Sony Xperia Z1 vs Apple iPhone 5
Xperia Z1, Sony can rival all the other high-end Android smartphones out on the market right now. But what about the iPhone 5? How does the Z1 stack up against iOS 7 and Apple's former flagship phone?
Let's see if the bigger size and newer internals will help the Sony Xperia Z1 deliver a better user experience than the Apple iPhone 5!
In the box of the Sony Xperia Z1:
- USB cable
- Wall charger
- Handsfree earphones with clip (MH750)
- Screen protector
- Small cleaning cloth
In the box of the Apple iPhone 5:
- USB cable
- Wall charger
- Handsfree earphones (EarPods)
- SIM removal tool
edge in the looks department over the Z1's slightly more ordinary visuals.
There is a huge difference in terms of dimensions. The Sony Xperia Z1 is among the biggest phones with 5” displays with its 5.69 x 2.91 x 0.33 inches. In comparison, the Apple iPhone 5 is way more compact with its dimensions of 4.87 x 2.31 x 0.30 inches, making it much more comfortable to hold and use. The same thing goes for their weight, as the Xperia Z1 weighs the impressive 6.00 oz, versus the much lighter 3.95 oz of the iPhone 5.
The power/lock key, volume buttons and camera shutter of the Xperia Z1 aren't bad, but the power/lock and volume keys of the iPhone 5 are better. With a more pronounced and clicky movement, using those keys on the iPhone 5 feels more satisfying.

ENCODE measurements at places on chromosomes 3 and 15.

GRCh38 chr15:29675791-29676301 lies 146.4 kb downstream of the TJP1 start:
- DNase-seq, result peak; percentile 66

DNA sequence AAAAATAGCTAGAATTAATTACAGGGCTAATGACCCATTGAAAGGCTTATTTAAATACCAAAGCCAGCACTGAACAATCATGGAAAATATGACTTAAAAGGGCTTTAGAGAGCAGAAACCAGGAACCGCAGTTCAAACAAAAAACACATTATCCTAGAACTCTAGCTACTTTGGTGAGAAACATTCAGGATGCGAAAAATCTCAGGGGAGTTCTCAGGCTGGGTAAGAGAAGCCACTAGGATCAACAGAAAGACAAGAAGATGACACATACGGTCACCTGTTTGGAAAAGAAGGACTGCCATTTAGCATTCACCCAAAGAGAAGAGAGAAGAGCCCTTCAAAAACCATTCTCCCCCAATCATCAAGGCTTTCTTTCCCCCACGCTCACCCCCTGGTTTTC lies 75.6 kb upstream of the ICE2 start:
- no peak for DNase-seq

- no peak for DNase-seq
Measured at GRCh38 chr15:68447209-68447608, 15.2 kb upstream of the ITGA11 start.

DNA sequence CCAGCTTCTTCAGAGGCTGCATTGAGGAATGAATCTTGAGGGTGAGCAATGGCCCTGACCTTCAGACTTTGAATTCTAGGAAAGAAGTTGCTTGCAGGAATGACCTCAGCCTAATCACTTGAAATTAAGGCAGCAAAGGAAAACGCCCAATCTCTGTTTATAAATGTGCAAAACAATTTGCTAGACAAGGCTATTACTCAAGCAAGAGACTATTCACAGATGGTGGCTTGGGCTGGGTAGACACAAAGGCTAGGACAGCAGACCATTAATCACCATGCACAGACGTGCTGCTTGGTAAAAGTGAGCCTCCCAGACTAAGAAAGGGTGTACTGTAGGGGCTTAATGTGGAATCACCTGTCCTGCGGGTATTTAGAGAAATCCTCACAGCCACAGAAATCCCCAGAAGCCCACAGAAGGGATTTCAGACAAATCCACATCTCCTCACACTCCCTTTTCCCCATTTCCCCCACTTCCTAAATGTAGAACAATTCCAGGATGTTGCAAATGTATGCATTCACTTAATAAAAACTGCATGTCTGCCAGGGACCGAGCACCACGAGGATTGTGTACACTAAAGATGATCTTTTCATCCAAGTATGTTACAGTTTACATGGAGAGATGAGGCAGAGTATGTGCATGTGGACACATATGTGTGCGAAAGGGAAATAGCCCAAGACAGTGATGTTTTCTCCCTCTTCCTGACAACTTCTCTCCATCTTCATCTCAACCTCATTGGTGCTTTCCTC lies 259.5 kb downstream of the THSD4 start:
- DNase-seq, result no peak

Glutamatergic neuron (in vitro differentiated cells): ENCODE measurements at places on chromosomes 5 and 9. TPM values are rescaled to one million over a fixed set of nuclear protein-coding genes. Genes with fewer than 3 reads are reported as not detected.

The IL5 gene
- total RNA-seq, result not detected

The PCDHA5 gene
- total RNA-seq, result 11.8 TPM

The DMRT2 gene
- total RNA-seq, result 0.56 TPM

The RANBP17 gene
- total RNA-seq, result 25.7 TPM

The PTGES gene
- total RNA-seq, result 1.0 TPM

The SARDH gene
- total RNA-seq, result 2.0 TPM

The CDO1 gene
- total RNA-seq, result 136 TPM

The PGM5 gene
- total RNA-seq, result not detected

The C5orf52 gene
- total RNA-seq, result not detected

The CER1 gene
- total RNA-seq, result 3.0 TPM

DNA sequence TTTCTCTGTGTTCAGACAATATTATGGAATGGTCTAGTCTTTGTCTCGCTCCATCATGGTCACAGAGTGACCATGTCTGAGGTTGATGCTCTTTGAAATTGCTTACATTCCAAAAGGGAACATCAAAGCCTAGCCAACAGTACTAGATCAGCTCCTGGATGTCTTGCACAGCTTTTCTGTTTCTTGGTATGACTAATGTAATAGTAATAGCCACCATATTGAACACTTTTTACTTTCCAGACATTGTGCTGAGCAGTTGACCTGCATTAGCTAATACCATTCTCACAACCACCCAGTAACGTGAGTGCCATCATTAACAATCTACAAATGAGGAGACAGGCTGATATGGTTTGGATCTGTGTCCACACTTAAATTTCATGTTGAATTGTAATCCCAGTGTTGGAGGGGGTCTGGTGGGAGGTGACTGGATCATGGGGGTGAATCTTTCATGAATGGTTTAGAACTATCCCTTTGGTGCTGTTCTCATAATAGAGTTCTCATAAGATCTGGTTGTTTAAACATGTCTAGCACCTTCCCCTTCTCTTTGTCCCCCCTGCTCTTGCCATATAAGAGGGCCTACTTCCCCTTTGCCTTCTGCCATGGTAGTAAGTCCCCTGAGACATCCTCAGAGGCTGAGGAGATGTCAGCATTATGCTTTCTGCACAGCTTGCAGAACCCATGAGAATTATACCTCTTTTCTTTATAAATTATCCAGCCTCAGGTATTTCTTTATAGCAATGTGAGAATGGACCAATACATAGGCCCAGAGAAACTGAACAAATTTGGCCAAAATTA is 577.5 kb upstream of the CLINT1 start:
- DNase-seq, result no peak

In terms of resolution, the Xperia Z1 sports the now-standard Android flagship res of 1080 x 1920 pixels, resulting in a sky-high pixel density of 441 ppi. Everything is extemely fine and clear on the Z1's display and you'll never notice even a hint of pixelization. With the iPhone 5, we're treated to a resolution of 640 x 1136 pixels. While this doesn't seem so impressive on paper, pixel density stands at the satisfying 326 ppi, which means that the iPhone 5's display is also great as far as legibility goes. Sure, it's not as perfectly clean as that of the Z1, but it won't cause you any discomfort in that respect.
As we mentioned in the beginning of this section, the Xperia Z1 doesn't utilize the so popular IPS LCD technology, and instead goes for a TFT screen powered by Sony's so-called Triluminos tech, which attempts to create a more 'intelligent' backlighting for the display through the use of 'quantum dots' - extremely small particles that emit light at preset wavelengths. The ultimate goal is to enable the reproduction of a wider array of natural colors.
The Z1's average color temperature of about 7000 K (kelvin) is slightly better than the iPhone 5's 7300 K, as the reference point is considered to be 6500 K. However, Apple's managed to get the gamma right with the iPhone 5 – all the different levels from very dark to very white are just as bright as they should be, while the same cannot be said about the Z1, where the highlights tend to appear a bit brighter than they should, potentially causing a bit of lost detail.
The Xperia Z1 sports a more than decent maximum brightness output of 495 nits, so outdoor visibility is very good. The iPhone 5, though, can get slightly brighter (535 nits), which helps it achieve a slightly easier to view image when outdoors.
Probably due to the lack of IPS (in-plane switching technology), the LCD screen of the Xperia Z1 has terrible viewing angles. Meanwhile, such problems aren't present with the iPhone 5, and while it does lose a lot of its brightness when viewed at an angle (which happens with all other LCD screens out there), the image remains fine and perfectly readable.